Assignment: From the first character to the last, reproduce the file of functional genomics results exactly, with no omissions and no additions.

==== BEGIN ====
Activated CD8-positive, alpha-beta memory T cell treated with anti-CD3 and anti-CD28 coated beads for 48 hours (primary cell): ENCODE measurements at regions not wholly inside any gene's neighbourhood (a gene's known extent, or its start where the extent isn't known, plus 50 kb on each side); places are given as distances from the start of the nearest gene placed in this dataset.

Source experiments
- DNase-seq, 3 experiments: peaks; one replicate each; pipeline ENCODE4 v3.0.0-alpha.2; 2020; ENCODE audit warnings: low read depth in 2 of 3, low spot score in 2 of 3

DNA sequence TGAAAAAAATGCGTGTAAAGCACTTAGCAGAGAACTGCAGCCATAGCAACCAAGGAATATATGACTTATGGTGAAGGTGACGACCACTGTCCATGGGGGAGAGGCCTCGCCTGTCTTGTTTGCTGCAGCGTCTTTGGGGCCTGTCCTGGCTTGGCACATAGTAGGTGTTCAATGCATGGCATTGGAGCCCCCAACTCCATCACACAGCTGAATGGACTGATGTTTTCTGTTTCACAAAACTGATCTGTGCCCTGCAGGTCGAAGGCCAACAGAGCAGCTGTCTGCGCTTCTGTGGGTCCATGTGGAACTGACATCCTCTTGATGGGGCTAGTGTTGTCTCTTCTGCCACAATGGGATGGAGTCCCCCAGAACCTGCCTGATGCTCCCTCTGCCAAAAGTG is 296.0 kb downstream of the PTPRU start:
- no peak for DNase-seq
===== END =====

Activated CD8-positive, alpha-beta memory T cell treated with anti-CD3 and anti-CD28 coated beads for 48 hours (primary cell): ENCODE measurements at regions not wholly inside any gene's neighbourhood (a gene's known extent, or its start where the extent isn't known, plus 50 kb on each side); places are given as distances from the start of the nearest gene placed in this dataset.

Source experiments
- DNase-seq, 3 experiments: peaks; one replicate each; pipeline ENCODE4 v3.0.0-alpha.2; 2020; ENCODE audit warnings: low read depth in 2 of 3, low spot score in 2 of 3

DNA sequence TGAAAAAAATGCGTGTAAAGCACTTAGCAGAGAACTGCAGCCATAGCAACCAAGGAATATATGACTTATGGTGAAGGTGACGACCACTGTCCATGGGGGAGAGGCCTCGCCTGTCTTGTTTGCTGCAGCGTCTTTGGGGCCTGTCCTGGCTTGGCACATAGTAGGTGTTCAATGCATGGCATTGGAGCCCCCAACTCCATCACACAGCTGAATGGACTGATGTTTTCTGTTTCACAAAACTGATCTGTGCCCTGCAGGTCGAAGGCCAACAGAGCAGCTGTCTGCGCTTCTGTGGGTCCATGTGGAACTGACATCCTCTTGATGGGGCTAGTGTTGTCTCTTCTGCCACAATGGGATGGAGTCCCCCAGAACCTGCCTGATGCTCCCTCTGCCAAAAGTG is 296.0 kb downstream of the PTPRU start:
- no peak for DNase-seq